Kayleb (14:31): Yeah. And I don’t know why, you can read them however you like, but I do enjoy the idea of them being read chronologically. There’s something about that that is exciting to me. And I guess that comes from what I’ve found to be important for me as a writer—one that has, I think, over published and a lot of regards we’re started maybe too early. Maybe that’s more what happened. I wanted everything to be out there. I wanted to have this digital footprint of art that people particularly trans people could look at and—”blueprint” is probably not the best word, but look at as kind of a potential map and then pick their own path. I wanted to publish a lot because not a lot of trans people were getting published, or I didn’t find them. “You can have everything, even if it’s bad, just make it public.” What that does to your psyche is up for debate, but that’s why I did it. That’s why I started early. I think “legacy” is another tricky word, but I want to have books left in my wake because I don’t know, how long does a trans person in a fascist regime live? I don’t really know.
Laura (16:03): Yeah, No, I think that’s fair.
Kayleb (16:06): Not Forever. So that’s part of it too.
Laura (16:12): I love that and I wonder, have you seen anybody, has anybody made contact with you that’s seen your work and seen it as a blueprint, and if they have, I’m sure that that must be like when your teacher passed your binder along, you know what I mean? And you don’t have to answer that, but yeah, I think representation is a tricky word that gets thrown around quite a bit and I think half the time we don’t really know what we mean when we say “representation.” But I do think the importance of just being there and having something to latch onto, having something available online. Even your bio, having your bio available to somebody, for somebody to search. Just even your bio is a blueprint in my mind and I think that that’s really great for somebody who’s searching and needs that.
Kayleb (17:24): I mean, what did I have when I was a kid?
Laura (17:27): I don’t know.
Kayleb (17:29): Rocket Power.
Laura (17:32): I loved Rocket Power.
Kayleb (17:33): So good, and every queer kid and anywhere in our bracket of generation was like, “All of these cartoons are queer, do you know? All of them.”
Laura (17:45): All of them.
Kayleb (17:46): All of them. Peter Pan, obviously, all of the Pokemon trainers were really twinky people. So I think that was wonderful and kind of fantastical, but why should I have to flex my imagination as an eight year old—
Laura (18:09): To fit yourself into something that’s not necessarily there.
Kayleb (18:14): It’s amazing that we can do it. That like we already have this innate ability to queer things, to make things camp, to take what we want and need. It’s amazing that we’re capable. It should just… That shouldn’t be the only way you get what you need.
Laura (18:38): You said that so, well, I can’t try to re-say it. And the motorcycle will not let me anyway.
Kayleb (18:44): Very campy, the motorcycle.
Laura (18:45): That’s no, exactly right, I know. Sound effects—who knew, on this poetry interview. Well, I’m wondering, would you at all be able to read us a poem from anything that you’ve written? It doesn’t even have to be a book and maybe give, if you’ve been reading anything lately that you want to give a shout out to, I would love to hear it if possible.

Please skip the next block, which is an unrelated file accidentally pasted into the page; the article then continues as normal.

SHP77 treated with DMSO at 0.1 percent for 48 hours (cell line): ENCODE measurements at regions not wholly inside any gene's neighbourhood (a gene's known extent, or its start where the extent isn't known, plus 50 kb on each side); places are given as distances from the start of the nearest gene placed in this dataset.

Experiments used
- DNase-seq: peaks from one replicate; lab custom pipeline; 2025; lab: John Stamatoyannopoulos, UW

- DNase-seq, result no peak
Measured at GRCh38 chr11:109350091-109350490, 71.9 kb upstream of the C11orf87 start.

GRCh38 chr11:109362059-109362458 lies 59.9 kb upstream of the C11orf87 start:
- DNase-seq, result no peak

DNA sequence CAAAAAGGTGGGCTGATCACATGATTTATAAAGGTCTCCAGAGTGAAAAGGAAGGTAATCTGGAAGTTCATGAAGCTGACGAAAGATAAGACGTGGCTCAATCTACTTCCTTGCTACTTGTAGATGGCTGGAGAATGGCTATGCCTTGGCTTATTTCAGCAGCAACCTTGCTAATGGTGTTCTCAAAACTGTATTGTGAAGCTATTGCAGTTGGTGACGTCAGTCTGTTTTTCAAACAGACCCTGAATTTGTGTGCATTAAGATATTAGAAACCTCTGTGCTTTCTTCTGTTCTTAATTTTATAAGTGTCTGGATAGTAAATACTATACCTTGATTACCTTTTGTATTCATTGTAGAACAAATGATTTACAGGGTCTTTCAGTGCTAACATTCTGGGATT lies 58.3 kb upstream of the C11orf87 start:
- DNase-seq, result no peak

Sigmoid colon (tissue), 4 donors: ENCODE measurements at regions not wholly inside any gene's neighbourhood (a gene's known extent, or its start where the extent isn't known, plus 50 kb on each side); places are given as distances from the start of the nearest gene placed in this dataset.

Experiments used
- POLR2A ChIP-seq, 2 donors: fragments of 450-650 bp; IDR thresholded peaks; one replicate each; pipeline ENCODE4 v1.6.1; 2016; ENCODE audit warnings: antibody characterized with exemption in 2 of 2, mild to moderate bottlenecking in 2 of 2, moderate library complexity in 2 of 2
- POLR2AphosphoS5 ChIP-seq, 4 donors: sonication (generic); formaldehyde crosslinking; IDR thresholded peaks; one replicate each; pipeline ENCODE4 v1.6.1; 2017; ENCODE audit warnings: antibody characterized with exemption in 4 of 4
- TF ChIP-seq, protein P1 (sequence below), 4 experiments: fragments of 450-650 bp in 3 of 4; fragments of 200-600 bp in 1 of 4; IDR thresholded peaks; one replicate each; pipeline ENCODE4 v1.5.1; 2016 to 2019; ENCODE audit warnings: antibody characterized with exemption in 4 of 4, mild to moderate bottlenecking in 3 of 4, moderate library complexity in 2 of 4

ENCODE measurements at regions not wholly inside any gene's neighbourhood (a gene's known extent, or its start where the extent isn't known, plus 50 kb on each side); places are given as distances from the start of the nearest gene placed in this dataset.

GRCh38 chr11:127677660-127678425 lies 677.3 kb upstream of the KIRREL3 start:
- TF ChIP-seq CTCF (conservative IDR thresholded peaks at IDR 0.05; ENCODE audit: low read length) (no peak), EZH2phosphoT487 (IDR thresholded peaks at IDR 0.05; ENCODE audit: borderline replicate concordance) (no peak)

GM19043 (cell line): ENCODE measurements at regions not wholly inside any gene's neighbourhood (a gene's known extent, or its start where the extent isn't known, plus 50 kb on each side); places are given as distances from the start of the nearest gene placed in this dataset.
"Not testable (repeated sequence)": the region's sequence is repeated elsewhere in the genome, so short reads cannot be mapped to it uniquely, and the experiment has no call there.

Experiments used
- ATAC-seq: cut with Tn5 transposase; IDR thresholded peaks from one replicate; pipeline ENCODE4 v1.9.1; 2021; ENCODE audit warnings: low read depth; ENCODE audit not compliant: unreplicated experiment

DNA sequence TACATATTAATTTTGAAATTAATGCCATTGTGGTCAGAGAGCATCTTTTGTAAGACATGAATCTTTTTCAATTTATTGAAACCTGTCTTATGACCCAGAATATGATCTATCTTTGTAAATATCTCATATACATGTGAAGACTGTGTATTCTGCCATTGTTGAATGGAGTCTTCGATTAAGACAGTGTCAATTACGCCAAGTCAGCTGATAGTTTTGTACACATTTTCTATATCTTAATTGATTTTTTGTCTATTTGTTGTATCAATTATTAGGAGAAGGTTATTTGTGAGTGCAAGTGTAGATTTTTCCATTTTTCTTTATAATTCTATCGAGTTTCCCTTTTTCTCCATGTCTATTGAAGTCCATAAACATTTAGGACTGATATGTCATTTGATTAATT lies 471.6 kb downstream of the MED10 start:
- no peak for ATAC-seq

Kayleb (19:15): All right. So I’ll read from Water I Won’t Touch. And this poem was called “Water We Won’t Touch.” Very clever, huh? See what I put there? All right.
Reunited after years apart,
my sibling is how I imagined
they would be, hair pink
and lit up like a highway flare—
a fire that always tries
to keep itself alive, even
in the rain, or as the tide rolls up.
For years my father had my sibling
surrounded by the Pacific
and saline-flushed needles.
And still my sibling burned.
When we were young,
my father used his hands
for everything. He used his hands
to describe how lightning
almost took him. He
and the lightning
the only bodies on the beach.
His feet smoked up, charred
on the bottoms, a spider-
web of fire spun as the storm
lashed onto shore. The sand
turned to silica glass around him.
My father has always been spared
and my father is the closest thing I know
to a sinner. What is the third degree
if not a near smiting?
Sometimes, I wonder
about the vastness of the ocean,
and how best to avoid its anger.
My sibling and I loved each other
most during storms. I know this.
When my sibling tells me—
after all these years—about
the pink lightning that hovered
over a town full of pink houses, I know
that we haven’t been totally beaten.
What is a family if not preparation?
We can smell a storm coming
before anyone. I swear
we can taste it rolling in.
Laura (21:19): Thank you so much. The many forms of water in that are so good.
Kayleb (21:24): Thank you. Yes. Water I touch, water I don’t touch, water we touch. These people are in the pool, you know?
Laura (21:33): So they can touch the water. They’re touching the water, I know. What was I thinking?
Kayleb (21:40): I love it.
Kayleb (21:42): And then I’ve been reading Aeon Ginsberg’s work. And this is a book called Greyhound. So, so much transportation, so many buses, so much kind of queerness hurdled through space. Yeah, and they’re a poet I really care about and admire and think more people should be reading so, Greyhound.
Laura (22:10): That is fantastic. I appreciate that. That will be on my list. I promise you that. Thank you. Well, Kayleb, thank you so much for being here, for taking the time to do this and just reading us your work and talking about how it comes to be. So I really appreciate it. Thank you for taking the time.
Kayleb (22:33): Thank you for having me. It made my Friday better.
Laura (22:36): Oh, good. Well, I was competing with the dentist, so I think the bar was set low.
Kayleb (22:40): You made it very much better. It made it a good day.
Laura (22:43): Okay. Well thank you very much and we will see you next time. Thank you.